Captivating Carthage (Tunisia)

9th grade, English Literature lesson, in a chilly air-conditioned
classroom in Dubai: Mrs Kataky’s crystal voice boomed through the room
bouncing off Shakespearean verses from the The Merchant of Venice.
Thebes, was awaiting her beloved with baited breath, on a moonlight
night at the ruins of Carthage. I was instantly drawn into the mystical
world of antiquity. How I yearned to explore the distant land of
Carthage- the land almost a manuscript of a thousand years of historic
events, of battles won, of kingdoms lost, of voyages extraordinaire, of
civilizations grandiose. Oh how I wished that day……

Flash forward, 8 years on and today as if a dream come true, I stand on
the sun drenched beach of Carthage, Tunisia. The day began with me
huddled comfortably in a car from the hotel, as the raindrops pelted
onto the glass. The dreary sky sung a paean, though I’m not sure for
whom. The gelatinous tufts of frigid cotton glowing in the sky squeezed
out heavy drops and the weary trees soaked in every drop of crystallized
bliss. The car sped up and the drops began to make patterns on the
window; brilliant watery labyrinths. A beautiful start to a beautiful
journey. We were off to Carthage!!!!

A quaint village, Carthage is nestled next to the sparkling blue
Mediterranean. As we cruised into this seaside town, the clouds had shed
their greyness and were bouncing off the sunbeams. A hilly settlement
with tortuous roads , each bend has a splendid view of the shimmery blue
gem, the sea. The palatial villas on the hillside shone brilliantly,
their blue- green porcelain shingles catching the sun; each villa more
beautiful, more perfect than the previous one. Their windows were
intricately laced in bright aquamarine blue. The flowers were in
abundance, bougainvilleas and roses and geraniums bulging out of
perfectly manicured gardens adding a burst of riotous pink, blue and
orange to the white landscape. The president of Tunisia lives in his
palatial villa on the hillside and one could clearly see why! There is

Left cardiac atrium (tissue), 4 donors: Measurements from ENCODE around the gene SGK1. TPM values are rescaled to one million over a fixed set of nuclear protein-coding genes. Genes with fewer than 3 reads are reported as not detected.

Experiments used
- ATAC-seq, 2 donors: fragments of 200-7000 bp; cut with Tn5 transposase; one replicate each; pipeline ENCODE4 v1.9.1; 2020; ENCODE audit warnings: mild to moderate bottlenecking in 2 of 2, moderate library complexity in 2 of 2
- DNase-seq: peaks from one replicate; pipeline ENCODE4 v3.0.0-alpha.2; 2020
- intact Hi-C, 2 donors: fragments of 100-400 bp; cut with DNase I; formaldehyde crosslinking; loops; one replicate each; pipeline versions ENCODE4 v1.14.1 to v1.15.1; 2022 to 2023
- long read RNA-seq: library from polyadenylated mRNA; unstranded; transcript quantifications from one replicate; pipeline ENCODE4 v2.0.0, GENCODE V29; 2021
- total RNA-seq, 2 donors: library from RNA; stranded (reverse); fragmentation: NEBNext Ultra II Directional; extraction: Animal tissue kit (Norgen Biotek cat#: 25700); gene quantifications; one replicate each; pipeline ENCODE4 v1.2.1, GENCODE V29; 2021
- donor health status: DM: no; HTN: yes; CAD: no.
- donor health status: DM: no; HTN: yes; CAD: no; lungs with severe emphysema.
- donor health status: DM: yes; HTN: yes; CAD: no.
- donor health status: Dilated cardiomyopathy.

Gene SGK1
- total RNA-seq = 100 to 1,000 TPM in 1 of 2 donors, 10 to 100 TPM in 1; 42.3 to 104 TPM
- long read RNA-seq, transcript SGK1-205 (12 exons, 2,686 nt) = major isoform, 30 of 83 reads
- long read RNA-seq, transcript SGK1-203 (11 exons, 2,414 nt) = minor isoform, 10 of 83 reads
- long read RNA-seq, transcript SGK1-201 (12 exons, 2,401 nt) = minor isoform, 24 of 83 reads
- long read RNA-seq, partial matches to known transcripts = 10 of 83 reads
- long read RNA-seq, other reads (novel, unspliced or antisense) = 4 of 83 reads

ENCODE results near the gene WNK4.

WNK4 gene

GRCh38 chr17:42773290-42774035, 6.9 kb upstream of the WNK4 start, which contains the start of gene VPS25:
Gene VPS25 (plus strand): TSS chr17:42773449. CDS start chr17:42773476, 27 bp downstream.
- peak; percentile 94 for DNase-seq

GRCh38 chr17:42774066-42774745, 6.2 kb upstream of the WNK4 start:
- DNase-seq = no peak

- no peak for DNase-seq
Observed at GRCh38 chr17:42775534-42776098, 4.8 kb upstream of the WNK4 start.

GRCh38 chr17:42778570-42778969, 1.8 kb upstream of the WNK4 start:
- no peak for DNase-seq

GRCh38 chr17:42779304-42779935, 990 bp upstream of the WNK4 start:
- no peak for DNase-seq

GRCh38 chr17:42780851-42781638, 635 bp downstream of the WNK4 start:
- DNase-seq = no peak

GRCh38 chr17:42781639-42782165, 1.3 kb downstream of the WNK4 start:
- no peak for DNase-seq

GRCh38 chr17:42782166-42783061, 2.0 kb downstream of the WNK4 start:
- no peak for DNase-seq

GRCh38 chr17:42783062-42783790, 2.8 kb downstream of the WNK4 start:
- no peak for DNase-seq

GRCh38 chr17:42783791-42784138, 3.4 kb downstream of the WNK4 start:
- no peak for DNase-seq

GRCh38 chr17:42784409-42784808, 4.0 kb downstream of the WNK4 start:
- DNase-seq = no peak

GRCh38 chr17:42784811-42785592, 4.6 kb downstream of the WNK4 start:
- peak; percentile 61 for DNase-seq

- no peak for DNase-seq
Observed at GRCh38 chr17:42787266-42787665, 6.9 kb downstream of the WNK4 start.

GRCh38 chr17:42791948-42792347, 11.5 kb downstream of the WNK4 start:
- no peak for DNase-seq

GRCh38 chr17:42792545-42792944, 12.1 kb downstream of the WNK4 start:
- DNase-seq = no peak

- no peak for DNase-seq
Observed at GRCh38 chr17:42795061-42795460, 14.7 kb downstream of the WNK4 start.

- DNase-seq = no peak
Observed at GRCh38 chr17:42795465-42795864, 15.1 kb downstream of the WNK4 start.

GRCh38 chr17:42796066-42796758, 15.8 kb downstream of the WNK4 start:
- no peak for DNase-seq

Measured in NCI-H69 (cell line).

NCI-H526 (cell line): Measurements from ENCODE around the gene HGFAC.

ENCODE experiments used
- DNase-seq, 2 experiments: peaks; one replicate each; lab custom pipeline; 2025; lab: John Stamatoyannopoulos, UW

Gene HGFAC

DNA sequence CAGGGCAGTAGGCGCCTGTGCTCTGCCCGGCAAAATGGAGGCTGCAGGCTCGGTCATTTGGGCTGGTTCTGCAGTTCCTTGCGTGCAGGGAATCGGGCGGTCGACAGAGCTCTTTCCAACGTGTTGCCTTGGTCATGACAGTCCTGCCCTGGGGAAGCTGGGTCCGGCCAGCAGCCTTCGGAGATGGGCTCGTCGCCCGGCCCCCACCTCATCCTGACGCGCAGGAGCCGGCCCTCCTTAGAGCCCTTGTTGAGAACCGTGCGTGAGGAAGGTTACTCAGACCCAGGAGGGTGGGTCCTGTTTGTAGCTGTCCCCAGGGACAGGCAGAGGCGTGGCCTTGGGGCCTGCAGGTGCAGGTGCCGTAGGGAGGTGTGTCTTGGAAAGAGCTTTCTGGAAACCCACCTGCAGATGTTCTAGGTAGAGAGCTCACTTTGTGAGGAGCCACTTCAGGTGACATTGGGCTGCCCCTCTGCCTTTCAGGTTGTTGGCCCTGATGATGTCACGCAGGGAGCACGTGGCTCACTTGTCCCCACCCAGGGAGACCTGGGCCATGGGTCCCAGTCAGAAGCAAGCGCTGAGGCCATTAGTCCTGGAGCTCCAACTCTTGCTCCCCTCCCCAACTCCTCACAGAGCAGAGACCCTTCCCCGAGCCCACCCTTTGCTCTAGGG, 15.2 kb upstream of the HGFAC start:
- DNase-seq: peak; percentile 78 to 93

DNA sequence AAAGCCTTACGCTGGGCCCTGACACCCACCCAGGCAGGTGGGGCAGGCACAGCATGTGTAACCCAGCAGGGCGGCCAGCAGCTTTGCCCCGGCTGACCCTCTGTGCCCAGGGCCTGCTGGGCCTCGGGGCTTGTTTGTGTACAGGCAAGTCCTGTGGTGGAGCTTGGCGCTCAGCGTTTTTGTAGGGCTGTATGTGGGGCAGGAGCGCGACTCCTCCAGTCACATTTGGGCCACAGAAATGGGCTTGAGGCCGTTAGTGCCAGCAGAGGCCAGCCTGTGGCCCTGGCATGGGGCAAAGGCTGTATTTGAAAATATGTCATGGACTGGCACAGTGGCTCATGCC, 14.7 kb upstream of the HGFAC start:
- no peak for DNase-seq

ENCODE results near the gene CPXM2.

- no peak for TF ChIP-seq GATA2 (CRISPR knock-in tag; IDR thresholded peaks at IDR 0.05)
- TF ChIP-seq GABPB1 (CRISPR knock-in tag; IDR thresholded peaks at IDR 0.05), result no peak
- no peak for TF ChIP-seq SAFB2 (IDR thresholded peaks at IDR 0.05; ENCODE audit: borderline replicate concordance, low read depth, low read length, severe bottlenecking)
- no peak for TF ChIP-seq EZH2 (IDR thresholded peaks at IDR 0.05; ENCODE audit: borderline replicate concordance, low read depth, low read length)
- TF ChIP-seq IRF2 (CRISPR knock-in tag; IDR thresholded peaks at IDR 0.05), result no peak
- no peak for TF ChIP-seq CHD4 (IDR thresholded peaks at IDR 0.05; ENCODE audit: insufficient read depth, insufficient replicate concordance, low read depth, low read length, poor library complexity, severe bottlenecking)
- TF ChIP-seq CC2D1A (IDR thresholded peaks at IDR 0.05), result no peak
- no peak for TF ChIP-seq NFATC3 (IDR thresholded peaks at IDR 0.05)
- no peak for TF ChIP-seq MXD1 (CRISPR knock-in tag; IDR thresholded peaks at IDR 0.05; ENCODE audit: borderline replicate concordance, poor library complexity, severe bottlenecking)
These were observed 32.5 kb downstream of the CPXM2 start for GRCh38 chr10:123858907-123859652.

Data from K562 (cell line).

just one word to describe this town- charming, ever so!

Our first stop, the Roman Villas. Ruins of an ancient settlement on the
shores, it was reminiscent of a time when this land flourished under the
rule of Julius Cesar. As I peered into the green expanse I could
imagine Queen Dido’s flotilla touch base here as she escaped from her
tyrannical brother Pygmmalion, King of Tyre and perform a consecration
to the Gods on the sandy beaches. It was her wiliness that got the first
piece of considerable land from the Carthaginians. She was allowed to
take up land the size of an Ox. She plumly, killed the animal, took its
hide, cut it into thin strips, knotted them together, long enough to
cover an area large enough to set a new city! Wily charms. Elaborately
laid out, the villas were a true reflection of life in those days.
Cobbled roman streets meandered past modest but complex homes, generally
excellently preserved, each with rooms opening on a small courtyard
and developing on several floors. Some even had a sub -terrenean area
where rain water was collected. Children must have run around their
togas and the folk must have been extremely healthy with particularly
strong thighs to maneuver their way along the steep climbs. Most
important of all (my personal opinion ofcourse) the stunning view of
the ocean from every room!!! One pricey piece of real estate it must
have been. Amongst the most majestic of ruins at Carthage are the Baths
of Antoninus Pius. Constructed on two levels in the mid second century
it still retains a lot of it colossal qualities. Buzzing with tourists,
this is a lovely spot to sit down at the Café, sip on a coffee and take
in all the splendor and calmness and just wonder. This same land that I
tread on today was where legionnaires walked a thousand years ago. Such
great legacies were passed on, many to die a sorry death. So much has
changed since, yet much has remained constant. The magic of ephemeral

As we rode back, our car passed a perfectly scenic spot, just round the
bend from where one could see the entire town of Carthage stretched out
from the harbor onto the hillside. Apart from being an established
agriculture and industrial centre Carthage had been, during its days of
glory, a particularly important port, both merchant and military and
the landform clearly indicated the reason for the choice. Carthage was
perfectly poised, shielded from any attack because of its beautiful
concave harbor! As the pink ball fire settled on the blue horizon,
bursting into the sky a myriad colours, the car rolled into the
distant highway…away from Carthage…away from a distant dream…away…. But I do carry with me memories deeply engrained of awe, of joy, of wonder!

Madhumita Subramanian